sur le palier

We are staying on the third (read fourth) floor of an older French house and my son asked me what the little doors were in the curves of the stairwell.  I know well. In the 1980s when I lived in Paris with Arnault in the 15th arrondissement in an apartment that was so cheap the 300 franc bill was quarterly, we did our business sur le palier.  We didn’t know our neighbors, mostly broke middle-aged men working like dogs and trying to save money for their families, their debts, or just stuck in misery. So we all brought our own toilet paper and went out into the common hallway to go to the bathroom.  Which is such a euphemism because really, it was just pooping or peeing. We lived on the ground floor so everyone coming into or leaving the building walked by our bathroom. The door didn’t go all the way to the bottom so it was easy to glance in and see a pair of shoes, or hear, or smell.  I was young and delighted at cheap rent. It was a Turkish toilet, two grooved enameled flat areas for the feet and a dirty hole that never really got flushed clean. In the winter it was bitter cold in the hallway and in the summer it stank. Sinks and showers were in people’s apartments so hands may or may not have been washed.  The worst part for me was needing to go and coming out on the landing, the palier, and seeing a pair of shoes under the door. I did not like to stand and listen to the business being done but I also knew that if I went back inside I was likely to lose my spot. When the person came out I had to say bonjour because we were in France but it’s a terrible bonjour to say to a stranger who has just done their business in your earshot.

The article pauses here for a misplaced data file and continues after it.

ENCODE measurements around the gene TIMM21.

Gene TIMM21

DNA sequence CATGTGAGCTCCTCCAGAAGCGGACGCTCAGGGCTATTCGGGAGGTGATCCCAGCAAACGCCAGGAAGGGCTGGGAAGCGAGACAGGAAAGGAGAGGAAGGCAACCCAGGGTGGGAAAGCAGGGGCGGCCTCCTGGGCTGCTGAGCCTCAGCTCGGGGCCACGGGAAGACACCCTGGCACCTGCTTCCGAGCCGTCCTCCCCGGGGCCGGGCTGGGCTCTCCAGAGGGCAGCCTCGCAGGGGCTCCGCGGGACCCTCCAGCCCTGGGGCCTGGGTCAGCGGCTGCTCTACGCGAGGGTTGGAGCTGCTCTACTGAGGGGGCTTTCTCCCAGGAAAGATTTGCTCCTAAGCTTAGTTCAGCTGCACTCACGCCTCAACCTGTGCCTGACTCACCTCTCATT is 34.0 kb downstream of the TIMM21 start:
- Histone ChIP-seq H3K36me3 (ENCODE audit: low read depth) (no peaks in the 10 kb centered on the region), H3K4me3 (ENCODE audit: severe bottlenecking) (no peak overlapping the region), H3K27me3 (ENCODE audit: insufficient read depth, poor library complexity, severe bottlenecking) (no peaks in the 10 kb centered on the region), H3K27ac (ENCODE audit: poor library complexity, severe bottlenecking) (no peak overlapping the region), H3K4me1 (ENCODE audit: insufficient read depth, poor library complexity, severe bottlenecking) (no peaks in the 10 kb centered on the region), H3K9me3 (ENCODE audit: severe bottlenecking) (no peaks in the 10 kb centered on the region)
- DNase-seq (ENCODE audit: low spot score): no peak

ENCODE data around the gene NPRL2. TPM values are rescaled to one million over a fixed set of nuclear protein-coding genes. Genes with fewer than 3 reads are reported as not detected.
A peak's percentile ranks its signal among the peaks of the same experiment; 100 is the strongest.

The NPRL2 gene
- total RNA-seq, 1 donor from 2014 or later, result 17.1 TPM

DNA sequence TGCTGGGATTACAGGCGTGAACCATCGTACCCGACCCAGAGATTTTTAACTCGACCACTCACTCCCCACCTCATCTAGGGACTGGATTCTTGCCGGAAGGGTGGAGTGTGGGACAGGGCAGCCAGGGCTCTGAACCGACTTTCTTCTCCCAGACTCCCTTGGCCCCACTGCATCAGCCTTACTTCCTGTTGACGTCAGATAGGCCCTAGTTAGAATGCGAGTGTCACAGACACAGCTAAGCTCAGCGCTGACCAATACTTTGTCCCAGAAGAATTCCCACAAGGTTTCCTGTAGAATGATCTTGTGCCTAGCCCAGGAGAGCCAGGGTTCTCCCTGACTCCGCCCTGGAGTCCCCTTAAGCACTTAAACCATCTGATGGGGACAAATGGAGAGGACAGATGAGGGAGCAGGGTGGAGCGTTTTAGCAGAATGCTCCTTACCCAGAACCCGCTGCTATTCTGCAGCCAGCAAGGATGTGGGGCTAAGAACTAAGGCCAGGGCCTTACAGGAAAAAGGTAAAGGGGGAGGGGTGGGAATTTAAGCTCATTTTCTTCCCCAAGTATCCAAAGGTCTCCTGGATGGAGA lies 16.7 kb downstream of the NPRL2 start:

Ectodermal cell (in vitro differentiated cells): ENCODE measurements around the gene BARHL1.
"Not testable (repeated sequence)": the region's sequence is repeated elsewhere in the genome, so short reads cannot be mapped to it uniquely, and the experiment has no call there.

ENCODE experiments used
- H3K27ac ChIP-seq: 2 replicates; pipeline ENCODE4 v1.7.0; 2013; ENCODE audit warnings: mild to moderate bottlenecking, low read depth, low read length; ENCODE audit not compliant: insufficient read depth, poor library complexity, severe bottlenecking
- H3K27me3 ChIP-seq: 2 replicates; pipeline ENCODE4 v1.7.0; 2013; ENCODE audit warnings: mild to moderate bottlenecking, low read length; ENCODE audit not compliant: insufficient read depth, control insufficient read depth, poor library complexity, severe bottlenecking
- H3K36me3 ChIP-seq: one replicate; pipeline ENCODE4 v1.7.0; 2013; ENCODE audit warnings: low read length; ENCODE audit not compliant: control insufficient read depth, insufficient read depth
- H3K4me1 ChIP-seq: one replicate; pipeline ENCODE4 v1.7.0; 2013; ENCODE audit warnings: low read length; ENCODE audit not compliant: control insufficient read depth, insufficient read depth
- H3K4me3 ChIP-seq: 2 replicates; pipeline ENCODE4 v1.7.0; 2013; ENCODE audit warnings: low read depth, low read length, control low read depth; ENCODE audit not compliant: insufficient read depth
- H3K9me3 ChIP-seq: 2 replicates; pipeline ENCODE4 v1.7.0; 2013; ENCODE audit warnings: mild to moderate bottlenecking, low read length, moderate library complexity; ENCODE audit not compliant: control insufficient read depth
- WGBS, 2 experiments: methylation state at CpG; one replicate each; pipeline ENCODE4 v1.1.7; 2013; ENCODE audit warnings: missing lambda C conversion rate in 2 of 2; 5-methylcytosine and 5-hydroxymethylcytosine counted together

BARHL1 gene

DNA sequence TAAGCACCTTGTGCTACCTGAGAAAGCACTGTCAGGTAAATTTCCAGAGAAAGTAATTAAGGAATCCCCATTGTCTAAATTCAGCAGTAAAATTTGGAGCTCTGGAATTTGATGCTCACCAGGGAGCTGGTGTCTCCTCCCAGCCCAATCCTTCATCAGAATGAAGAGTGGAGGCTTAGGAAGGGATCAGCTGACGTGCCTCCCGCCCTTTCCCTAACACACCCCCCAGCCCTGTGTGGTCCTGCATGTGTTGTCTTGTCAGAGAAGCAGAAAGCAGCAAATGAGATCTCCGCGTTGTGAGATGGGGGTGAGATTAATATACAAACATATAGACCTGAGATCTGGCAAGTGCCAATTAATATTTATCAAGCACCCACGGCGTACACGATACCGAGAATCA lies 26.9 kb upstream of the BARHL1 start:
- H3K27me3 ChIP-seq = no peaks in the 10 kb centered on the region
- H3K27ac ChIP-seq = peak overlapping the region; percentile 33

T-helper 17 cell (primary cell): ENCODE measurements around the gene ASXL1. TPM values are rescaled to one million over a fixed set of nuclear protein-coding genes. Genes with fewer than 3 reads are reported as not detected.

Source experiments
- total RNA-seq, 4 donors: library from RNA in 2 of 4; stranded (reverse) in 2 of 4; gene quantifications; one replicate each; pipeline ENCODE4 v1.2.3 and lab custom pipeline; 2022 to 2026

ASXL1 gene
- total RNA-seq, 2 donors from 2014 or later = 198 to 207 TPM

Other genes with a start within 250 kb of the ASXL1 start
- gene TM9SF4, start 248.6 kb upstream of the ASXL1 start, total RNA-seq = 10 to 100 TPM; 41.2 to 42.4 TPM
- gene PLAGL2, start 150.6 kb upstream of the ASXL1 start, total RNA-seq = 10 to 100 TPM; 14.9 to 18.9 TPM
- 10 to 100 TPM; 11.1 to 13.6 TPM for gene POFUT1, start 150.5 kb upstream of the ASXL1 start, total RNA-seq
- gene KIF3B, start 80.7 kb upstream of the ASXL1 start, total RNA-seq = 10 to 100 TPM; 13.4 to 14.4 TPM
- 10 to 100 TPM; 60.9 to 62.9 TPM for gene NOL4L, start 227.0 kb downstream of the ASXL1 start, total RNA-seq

As humans we can adapt to hallway shitting, or to gently breezing very quiet Japanese toilets.  I think we can. I want to believe we can in this time of planetary crisis. Can’t many of us do with much less?  Smaller? Rougher? Shared? We have been in Toulouse almost a month and we have yet to find an actual apartment. But we live in such luxury in well-appointed airbnbs with sophisticated neighbors and shops that we can afford.  

I do not miss the paliers d’antan but I do think about living somewhere smaller, uglier, plainer so that my son can learn that even the most basic safe place to sleep is an utter luxury.  In our US culture a lot of us go camping to remember this. I am currently overwhelmed by the process of actually renting an apartment in France without being part of the French system but then I wonder, what do we really need?

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